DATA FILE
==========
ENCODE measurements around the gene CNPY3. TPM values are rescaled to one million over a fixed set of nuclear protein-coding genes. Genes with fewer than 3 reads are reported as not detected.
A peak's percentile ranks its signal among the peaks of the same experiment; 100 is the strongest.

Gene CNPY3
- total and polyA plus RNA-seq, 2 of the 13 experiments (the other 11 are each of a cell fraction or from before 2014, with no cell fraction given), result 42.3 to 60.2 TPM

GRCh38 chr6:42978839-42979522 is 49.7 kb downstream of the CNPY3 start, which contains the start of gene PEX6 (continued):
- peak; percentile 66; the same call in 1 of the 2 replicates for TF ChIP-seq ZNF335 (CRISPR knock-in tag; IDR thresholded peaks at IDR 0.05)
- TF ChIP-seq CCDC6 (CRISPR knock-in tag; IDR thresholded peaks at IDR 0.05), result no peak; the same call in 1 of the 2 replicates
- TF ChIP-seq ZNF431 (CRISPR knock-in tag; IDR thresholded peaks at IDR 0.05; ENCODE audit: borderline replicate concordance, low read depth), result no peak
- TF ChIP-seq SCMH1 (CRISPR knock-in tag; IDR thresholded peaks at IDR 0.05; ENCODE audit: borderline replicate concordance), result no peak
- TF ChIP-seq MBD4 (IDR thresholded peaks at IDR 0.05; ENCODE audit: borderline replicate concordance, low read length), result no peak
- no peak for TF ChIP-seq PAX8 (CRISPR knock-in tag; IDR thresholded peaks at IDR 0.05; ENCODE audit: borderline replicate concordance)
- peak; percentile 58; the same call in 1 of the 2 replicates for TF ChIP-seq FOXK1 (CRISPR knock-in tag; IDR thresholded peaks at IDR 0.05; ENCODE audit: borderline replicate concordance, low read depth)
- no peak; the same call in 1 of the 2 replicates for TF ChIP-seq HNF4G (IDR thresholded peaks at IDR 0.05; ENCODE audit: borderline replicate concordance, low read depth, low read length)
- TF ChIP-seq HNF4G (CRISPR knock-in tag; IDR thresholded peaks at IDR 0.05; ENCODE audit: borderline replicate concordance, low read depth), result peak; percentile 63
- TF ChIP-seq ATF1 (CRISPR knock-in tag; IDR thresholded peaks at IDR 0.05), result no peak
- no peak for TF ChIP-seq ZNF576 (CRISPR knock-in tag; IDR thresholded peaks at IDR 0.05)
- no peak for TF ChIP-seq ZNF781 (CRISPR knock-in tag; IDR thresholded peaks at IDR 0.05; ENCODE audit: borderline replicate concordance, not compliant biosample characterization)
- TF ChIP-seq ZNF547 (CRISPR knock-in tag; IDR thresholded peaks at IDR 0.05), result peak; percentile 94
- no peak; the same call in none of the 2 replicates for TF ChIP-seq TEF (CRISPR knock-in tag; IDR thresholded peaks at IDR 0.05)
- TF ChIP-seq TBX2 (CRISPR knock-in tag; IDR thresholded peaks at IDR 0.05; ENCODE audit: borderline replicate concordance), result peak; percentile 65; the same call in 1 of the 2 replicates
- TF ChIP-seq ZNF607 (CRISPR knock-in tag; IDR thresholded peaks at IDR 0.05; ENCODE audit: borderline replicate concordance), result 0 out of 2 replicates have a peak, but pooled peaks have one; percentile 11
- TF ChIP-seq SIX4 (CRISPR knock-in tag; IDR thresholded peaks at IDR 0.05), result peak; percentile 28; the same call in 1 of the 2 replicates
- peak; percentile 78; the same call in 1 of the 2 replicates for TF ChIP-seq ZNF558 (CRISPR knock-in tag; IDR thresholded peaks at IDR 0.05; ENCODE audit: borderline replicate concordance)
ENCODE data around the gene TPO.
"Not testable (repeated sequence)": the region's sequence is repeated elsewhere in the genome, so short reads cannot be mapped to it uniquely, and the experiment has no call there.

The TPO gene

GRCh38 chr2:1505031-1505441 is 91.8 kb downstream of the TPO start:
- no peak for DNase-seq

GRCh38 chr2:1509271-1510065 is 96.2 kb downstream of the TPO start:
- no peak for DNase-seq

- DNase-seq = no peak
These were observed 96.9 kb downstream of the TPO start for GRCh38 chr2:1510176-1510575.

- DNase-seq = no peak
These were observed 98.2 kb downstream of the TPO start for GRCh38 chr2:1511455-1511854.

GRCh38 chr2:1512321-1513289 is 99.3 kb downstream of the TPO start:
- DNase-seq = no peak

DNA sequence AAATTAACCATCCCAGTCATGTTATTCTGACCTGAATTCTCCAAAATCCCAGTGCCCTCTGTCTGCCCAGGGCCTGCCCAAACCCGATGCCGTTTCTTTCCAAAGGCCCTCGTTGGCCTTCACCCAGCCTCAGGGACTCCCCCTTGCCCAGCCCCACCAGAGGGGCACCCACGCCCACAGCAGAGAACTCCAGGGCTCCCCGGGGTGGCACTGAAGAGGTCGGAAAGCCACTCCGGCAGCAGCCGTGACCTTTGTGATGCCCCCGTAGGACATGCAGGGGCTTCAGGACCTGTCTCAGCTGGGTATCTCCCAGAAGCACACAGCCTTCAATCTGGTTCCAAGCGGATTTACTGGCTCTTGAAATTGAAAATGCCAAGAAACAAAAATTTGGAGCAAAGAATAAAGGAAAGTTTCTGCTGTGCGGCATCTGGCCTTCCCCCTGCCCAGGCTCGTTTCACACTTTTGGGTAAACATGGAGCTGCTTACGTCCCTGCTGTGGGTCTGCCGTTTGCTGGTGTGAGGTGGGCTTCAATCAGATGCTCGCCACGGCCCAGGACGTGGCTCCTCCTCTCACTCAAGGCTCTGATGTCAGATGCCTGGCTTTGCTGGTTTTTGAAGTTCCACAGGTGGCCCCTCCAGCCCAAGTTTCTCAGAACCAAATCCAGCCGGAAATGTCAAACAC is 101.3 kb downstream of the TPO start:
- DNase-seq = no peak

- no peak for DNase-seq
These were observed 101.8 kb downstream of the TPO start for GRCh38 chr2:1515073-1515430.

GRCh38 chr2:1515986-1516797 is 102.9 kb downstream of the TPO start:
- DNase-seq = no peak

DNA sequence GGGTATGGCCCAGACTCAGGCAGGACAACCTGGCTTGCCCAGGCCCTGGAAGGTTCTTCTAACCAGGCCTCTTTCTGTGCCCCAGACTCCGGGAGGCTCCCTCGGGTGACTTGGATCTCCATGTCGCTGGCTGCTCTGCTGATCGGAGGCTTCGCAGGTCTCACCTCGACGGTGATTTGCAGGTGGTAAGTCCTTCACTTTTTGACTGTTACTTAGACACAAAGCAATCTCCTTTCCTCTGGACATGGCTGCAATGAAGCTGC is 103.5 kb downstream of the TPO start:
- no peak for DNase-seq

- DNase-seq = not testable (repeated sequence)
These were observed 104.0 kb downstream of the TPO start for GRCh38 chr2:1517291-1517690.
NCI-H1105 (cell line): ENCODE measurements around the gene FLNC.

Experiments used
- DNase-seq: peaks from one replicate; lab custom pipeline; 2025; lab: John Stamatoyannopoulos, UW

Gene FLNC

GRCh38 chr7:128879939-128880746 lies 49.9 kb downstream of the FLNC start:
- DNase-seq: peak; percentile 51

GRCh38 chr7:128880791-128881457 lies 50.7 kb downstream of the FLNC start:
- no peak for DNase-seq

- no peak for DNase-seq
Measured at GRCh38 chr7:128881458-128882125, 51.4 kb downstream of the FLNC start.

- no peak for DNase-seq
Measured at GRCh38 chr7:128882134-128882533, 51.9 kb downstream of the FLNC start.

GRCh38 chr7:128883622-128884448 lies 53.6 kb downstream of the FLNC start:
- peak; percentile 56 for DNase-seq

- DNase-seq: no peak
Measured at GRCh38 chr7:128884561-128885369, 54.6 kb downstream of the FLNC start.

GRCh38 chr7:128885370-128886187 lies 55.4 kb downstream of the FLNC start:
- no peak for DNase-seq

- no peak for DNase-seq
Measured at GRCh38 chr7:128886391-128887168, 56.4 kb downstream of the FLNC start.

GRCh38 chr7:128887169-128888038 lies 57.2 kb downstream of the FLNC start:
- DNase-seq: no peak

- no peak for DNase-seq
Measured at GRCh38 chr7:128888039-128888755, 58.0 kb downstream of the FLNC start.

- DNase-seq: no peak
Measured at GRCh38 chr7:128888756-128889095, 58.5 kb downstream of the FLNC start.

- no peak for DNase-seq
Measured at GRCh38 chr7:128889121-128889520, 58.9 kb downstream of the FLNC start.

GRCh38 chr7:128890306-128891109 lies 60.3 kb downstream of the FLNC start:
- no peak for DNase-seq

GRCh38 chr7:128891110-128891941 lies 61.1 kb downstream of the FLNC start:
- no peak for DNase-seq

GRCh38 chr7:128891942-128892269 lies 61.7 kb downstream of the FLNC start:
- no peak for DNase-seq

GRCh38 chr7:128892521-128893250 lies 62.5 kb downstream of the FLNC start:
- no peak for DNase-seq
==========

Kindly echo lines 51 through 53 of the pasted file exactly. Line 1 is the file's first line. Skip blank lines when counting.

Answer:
GRCh38 chr7:128879939-128880746 lies 49.9 kb downstream of the FLNC start:
- DNase-seq: peak; percentile 51

GRCh38 chr7:128880791-128881457 lies 50.7 kb downstream of the FLNC start: